Psychological Disturbances Associated with Open Heart Surgery


An assessment of 141 patients undergoing cardiac or thoracic surgery was carried out, and psychological complications occurring both pre- and post-operatively are discussed.

Psychotic disturbances were most frequent in the two weeks after operation. Neurotic reactions were more frequent pre-operatively than at follow-up three months after surgery.

Delirium, which occurred in 25 of 60 adults following open-heart surgery, was the most disturbing complication encountered. It is considered that the post-operative environment, including abnormal sensory experience, to which these patients were subjected, tends to produce delirium. Other precipitating factors which appear significant include:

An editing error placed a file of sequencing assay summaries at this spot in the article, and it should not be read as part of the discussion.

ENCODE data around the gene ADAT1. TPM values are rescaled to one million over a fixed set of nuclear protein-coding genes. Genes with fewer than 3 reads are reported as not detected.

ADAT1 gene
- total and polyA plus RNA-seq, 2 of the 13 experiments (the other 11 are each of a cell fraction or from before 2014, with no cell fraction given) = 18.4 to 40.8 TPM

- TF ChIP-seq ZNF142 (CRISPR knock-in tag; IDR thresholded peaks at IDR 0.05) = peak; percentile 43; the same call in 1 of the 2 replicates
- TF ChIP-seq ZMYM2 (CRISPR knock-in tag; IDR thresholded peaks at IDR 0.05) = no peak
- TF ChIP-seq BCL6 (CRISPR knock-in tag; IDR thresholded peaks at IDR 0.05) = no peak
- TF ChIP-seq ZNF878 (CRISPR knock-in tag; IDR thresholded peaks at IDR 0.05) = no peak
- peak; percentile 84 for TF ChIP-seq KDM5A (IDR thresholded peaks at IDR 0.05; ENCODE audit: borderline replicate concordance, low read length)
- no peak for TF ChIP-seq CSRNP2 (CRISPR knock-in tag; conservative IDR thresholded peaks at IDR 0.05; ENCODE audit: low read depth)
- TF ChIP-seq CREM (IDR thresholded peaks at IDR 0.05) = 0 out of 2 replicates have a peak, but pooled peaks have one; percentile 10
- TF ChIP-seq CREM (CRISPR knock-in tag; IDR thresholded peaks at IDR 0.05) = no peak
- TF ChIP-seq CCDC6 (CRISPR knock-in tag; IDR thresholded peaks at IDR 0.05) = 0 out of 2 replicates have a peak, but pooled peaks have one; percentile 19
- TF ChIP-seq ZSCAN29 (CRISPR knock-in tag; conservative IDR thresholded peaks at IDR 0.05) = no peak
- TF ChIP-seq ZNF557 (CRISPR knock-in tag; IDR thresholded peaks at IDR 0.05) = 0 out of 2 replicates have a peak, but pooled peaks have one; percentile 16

(i) hypnosis used as an adjunct to anaesthesia,

(ii) dehydration and hyponatraemia,

(iii) tracheostomy.

Significant predisposing factors include:

(i) Family history of schizophrenic or paranoid psychosis.

(ii) Previous brain damage.

(iii) Presence of rheumatic mitral valve lesion.

(iv) Marital instability.

(v) Overwhelming personal problems, unrelated to surgery.